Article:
Imagine yourself carrying a bag every day. In this bag, there is all kind of stuff: what we had for breakfast, our personal relationships, our leisure time, places where we like to be, and so on. There is space enough for all our good moments, achievements, successes… but also for our blunders.
That “bag” is our trace on the Internet: every photo we upload to Instagram, every story we share through Facebook, every formation we add to LinkedIn and also this controversial tweet in Twitter, that polemic comment in a forum about politics, that inopportune video recorded and uploaded by joker friends… All these is kept in our virtual bag.
Should we always carry that heavy bag? is there a way to make disappear those inconvenient things? The answer is affirmative: we can use the right popularly known as “Right to be forgotten”.
What is the Right to be forgotten?
Right to be forgotten is the normative equivalent to the classic Habeas Data (asking for the elimination of data registered in files, or its correction in case of false or out-to-date information), applied to the Internet.
This equivalence means that anyone is able to stop the information spreading through the Internet when these publications doesn’t fit the requirements stipulated by law.
“The Internet has its own rules… but it has rules indeed. In case of laws related to honor, privacy and image those rules are regulated by the Right to be Forgotten”
What requisites does this law include to avoid this data spreading in case of a defamatory new, a disgraceful image or a wrong comment damaging our reputation? We can ask for the elimination of this information when it is obsolete, or it has any relevance or public interest, even if the original publication is right.
This means that if there is published information in the mass media about us, an image from our past or a statement we made years ago, we can ask for the deindexation of those contents as long as they are not related to current situation or interesting for the public any more.
Right to be Forgotten in cases of online reputation
Right to be Forgotten is a main tool when protecting our online reputation. It I a method to keep and respect the rules of the game in order to make of the Internet a free space, but not a space where everything is allowed.
Therefore, Right to be Forgotten is the way we have to empty our metaphorical bag and forget all what we did and said that may affect our reputation and doesn’t fit, or doesn’t benefit our current public image.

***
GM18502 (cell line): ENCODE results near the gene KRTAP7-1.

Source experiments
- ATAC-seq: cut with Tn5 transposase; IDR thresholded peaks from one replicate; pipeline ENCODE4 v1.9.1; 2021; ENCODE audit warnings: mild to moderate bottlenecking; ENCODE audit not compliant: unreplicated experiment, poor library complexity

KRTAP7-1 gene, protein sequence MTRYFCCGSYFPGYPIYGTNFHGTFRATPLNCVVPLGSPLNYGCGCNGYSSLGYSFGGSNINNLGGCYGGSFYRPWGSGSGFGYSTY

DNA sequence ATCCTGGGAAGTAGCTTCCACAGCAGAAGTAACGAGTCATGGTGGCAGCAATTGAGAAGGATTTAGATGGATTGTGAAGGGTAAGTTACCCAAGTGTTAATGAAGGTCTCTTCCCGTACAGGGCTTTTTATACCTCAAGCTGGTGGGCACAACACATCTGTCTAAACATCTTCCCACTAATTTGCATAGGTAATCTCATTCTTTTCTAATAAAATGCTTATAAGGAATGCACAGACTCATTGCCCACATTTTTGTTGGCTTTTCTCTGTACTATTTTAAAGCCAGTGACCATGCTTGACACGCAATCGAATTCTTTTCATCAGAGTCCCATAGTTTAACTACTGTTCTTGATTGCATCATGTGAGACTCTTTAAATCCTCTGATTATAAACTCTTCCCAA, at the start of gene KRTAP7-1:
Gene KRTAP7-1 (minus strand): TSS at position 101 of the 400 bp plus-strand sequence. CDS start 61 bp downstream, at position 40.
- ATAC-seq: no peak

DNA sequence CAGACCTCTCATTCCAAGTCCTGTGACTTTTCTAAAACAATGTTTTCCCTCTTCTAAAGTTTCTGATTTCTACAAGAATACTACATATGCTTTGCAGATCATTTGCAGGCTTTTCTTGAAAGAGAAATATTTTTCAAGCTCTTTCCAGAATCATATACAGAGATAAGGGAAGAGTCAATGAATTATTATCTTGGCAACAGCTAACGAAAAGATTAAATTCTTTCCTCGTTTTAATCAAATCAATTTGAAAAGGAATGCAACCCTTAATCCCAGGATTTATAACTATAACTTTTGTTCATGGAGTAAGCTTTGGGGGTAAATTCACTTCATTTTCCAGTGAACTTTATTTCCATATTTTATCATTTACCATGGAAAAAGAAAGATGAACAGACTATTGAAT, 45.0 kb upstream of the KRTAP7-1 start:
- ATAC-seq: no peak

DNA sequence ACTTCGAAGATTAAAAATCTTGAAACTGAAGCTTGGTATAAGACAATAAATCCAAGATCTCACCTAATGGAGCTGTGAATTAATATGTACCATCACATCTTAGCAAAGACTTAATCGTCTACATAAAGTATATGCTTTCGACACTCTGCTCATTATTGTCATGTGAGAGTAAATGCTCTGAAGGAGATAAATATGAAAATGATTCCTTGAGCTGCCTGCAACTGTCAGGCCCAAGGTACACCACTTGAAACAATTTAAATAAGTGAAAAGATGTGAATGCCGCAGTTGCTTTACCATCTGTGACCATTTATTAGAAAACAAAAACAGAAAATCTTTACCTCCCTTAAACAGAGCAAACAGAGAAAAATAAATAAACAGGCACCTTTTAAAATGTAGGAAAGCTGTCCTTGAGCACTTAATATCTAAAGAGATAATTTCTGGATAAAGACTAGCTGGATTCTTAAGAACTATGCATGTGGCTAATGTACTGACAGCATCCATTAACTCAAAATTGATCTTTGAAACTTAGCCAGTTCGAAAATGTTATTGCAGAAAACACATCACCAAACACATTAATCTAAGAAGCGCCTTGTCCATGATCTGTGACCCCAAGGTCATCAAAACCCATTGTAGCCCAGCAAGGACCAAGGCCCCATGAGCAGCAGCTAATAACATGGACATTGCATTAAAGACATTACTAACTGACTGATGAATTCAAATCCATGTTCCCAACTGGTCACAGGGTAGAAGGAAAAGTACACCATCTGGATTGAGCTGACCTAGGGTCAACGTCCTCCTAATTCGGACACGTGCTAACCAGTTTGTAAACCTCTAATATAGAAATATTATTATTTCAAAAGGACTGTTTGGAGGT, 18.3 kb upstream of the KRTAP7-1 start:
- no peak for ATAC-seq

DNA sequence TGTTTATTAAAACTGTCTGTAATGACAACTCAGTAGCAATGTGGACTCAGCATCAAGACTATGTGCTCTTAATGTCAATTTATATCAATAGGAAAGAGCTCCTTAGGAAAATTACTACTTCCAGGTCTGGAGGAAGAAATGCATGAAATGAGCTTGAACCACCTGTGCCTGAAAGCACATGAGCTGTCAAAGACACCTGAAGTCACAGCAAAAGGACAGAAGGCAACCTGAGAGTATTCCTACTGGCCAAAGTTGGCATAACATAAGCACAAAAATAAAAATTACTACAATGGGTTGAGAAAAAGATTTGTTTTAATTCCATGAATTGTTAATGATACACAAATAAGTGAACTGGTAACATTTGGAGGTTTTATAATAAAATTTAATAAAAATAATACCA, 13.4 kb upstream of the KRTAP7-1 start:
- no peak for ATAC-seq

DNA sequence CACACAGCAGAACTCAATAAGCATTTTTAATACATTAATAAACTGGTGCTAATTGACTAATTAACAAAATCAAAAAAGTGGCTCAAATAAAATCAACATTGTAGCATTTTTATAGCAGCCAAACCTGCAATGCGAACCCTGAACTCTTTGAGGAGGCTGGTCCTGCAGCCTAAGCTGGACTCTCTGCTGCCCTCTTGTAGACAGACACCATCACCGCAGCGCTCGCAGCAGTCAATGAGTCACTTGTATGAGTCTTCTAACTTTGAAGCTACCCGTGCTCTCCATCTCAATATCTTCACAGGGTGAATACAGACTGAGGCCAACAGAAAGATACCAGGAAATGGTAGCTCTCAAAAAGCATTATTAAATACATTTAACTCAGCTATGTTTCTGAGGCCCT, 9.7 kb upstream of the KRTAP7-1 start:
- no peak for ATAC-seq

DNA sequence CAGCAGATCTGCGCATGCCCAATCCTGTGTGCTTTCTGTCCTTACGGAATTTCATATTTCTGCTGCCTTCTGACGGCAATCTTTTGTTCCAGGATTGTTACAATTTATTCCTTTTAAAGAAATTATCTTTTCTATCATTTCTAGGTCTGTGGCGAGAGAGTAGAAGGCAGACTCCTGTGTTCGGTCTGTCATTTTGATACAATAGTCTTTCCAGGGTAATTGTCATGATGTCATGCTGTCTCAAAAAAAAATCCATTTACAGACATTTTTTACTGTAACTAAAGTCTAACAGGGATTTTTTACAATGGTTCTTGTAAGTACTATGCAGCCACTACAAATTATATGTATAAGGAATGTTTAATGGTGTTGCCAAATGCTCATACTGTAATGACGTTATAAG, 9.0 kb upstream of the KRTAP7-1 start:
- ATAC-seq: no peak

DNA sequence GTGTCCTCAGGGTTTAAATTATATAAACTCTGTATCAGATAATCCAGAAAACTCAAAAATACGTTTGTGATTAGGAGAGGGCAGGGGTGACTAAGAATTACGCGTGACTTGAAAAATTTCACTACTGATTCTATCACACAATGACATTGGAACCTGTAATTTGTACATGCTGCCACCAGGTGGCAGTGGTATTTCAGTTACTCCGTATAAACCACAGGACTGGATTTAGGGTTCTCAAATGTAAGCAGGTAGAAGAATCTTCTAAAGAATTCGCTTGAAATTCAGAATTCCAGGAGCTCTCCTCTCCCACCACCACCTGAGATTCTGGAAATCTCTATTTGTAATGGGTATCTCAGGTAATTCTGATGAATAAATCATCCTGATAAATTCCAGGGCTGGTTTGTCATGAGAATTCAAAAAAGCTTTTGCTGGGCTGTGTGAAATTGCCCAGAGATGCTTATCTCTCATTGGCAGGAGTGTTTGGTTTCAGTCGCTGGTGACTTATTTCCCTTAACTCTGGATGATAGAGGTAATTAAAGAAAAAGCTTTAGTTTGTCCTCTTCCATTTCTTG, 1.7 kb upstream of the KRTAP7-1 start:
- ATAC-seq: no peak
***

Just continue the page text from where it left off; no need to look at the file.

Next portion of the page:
However, the same as every right and obligation, it has some required requisites to be implemented (obsolete or irrelevant information), it shouldn’t impede or limit other rights (such as Right to Information) and they haven’t immediate effects (mediation and interaction of third parties is needed). This way, before appeal to Right to be Forgotten we should have previous knowledge about dangers and consequences of every action we take online.
How could I apply the Right to be Forgotten?
Now we know we can eliminate all this obsolete information that is not of public interest, but how can we apply the Right to be Forgotten?
The first step is let the source know that they are providing obsolete or irrelevant information about us, our company or another party affecting our online reputation. Therefore, they are damaging our image and they are not generating any public or personal benefit.
In this case, the source should delete the reference, or allege that they are exercising their own rights such as right to inform (as long as they are not defaming). Then, we have two options:
- Contacting with the company that manage the data (search engines motors): they can deindex the information because of breach of Right to be Forgotten and make it inaccessible to public (unless they accede directly to the source of data).
- Contact with the State Agency that safeguard the Right to be Forgotten: in the Spanish case, this agency is the Spanish Agency of Data Protection, and they apply the claim or dismiss it because of “interests conflict”. In this last case, we could go to courts.
Interesting websites about the Right to be Forgotten:
- Request to Block Google Search Results (in Spanish)
- Request to Block Bing Search Results
- Request to Block Yahoo Search Results (in Spanish)
- Spanish Agency of Data Protection (in Spanish)
There is another option that may accelerate the process and help us to get more effective results: contacting a company specialized in managing and cleaning online reputation.
These specialized agencies not only apply the Right to be Forgotten, but also count with professionals related to right and online marketing. This way, they are able to develop the required strategies to assure that when someone does a sensitive search on the Internet about us, provided results are not harmful for our online reputation.
This last point is really important because, despite of applying the Right to be Forgotten, we should know that published information doesn’t disappear, but it gets hided thanks to search engines deindexation. That is why a lawyer’s office can appeal those cases when references can be legitimately removed; and/or a marketing team can position verified, positive and appropriate information over negative results.